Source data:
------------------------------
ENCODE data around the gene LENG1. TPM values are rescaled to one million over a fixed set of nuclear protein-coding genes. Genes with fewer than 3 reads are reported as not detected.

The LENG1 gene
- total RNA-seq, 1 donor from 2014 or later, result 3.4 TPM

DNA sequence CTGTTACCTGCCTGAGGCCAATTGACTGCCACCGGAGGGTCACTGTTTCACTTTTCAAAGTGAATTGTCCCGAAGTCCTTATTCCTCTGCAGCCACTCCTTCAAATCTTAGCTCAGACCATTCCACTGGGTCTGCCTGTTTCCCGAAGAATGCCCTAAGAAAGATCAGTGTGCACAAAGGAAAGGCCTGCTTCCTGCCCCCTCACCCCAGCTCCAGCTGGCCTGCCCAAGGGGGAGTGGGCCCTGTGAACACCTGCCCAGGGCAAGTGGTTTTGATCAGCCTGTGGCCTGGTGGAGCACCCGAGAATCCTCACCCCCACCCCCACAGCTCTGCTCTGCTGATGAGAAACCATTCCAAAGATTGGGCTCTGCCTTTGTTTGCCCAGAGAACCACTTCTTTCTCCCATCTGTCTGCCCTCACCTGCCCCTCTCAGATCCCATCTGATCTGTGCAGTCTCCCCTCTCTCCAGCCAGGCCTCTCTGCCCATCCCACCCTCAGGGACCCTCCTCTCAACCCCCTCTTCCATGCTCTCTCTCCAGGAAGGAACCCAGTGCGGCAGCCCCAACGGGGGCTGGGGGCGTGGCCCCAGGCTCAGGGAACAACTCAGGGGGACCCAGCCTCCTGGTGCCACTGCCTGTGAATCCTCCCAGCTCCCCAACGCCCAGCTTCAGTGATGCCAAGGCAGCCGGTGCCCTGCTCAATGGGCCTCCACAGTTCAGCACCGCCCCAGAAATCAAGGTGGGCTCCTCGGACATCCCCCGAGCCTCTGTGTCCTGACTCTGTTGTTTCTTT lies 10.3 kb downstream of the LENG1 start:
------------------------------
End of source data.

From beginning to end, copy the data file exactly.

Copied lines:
ENCODE data around the gene LENG1. TPM values are rescaled to one million over a fixed set of nuclear protein-coding genes. Genes with fewer than 3 reads are reported as not detected.

The LENG1 gene
- total RNA-seq, 1 donor from 2014 or later, result 3.4 TPM

DNA sequence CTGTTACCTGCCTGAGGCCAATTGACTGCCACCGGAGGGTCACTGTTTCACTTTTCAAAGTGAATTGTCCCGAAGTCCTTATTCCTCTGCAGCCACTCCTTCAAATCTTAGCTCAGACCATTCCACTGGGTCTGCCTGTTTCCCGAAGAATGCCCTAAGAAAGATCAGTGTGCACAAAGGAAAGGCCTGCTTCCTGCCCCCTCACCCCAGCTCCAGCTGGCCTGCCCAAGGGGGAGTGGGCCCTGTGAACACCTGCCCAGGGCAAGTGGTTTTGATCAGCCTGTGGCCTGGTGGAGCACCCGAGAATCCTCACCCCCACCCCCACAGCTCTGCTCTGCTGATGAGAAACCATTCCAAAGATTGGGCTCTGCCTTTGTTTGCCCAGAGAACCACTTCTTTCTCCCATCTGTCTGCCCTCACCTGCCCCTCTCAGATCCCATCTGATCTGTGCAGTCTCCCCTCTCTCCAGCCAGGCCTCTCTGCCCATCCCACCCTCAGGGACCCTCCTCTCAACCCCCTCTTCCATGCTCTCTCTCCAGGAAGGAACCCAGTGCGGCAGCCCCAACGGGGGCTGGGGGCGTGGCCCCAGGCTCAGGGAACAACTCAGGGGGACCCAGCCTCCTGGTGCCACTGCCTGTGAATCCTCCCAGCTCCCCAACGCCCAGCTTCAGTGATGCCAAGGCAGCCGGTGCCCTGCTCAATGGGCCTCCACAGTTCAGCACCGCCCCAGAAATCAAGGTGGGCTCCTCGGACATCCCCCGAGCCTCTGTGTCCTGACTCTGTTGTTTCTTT lies 10.3 kb downstream of the LENG1 start: